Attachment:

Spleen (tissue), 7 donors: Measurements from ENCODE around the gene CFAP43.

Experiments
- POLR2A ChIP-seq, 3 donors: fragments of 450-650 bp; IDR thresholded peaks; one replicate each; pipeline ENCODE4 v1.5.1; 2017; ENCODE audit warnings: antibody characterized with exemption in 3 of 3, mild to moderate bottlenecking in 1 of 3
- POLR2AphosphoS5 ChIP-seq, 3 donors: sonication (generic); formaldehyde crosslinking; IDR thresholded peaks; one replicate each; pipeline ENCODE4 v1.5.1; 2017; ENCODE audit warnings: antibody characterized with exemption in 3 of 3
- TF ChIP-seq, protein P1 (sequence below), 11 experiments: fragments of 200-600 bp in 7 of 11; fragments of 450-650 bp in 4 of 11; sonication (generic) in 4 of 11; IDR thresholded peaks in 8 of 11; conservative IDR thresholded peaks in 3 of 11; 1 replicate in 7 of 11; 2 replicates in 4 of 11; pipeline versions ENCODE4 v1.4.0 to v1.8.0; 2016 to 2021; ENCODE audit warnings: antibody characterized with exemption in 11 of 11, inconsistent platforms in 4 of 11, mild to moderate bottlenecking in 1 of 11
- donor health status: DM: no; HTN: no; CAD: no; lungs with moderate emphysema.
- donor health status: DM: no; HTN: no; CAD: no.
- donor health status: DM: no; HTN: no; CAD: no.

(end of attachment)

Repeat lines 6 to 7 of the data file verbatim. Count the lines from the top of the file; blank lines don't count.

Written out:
- donor health status: DM: no; HTN: no; CAD: no; lungs with moderate emphysema.
- donor health status: DM: no; HTN: no; CAD: no.